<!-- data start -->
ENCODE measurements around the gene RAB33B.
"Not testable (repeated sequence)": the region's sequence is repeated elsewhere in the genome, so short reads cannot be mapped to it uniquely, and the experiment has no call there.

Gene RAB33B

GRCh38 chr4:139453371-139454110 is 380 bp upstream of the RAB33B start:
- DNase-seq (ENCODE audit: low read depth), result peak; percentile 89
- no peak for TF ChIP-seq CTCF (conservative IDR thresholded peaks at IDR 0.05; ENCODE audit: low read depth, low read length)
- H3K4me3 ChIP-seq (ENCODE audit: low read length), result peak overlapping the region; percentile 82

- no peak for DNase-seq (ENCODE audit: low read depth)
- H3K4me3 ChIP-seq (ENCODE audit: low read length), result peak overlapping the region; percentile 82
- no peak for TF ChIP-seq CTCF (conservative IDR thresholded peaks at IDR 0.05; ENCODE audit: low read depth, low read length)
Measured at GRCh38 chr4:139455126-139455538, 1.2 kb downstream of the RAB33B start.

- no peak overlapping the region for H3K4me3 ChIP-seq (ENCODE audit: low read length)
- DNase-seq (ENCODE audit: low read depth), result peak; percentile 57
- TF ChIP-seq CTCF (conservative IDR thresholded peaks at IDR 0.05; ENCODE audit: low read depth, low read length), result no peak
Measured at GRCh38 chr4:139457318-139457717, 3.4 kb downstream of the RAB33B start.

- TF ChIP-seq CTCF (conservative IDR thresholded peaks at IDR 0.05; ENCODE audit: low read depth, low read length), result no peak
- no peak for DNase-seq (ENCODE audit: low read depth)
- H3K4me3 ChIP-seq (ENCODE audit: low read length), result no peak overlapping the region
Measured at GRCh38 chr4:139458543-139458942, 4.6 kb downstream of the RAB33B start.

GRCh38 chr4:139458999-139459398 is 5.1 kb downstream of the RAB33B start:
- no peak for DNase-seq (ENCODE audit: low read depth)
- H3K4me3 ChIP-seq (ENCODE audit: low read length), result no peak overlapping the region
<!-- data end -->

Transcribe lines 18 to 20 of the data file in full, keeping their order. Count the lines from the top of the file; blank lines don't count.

- H3K4me3 ChIP-seq (ENCODE audit: low read length), result no peak overlapping the region
Measured at GRCh38 chr4:139458543-139458942, 4.6 kb downstream of the RAB33B start.

GRCh38 chr4:139458999-139459398 is 5.1 kb downstream of the RAB33B start: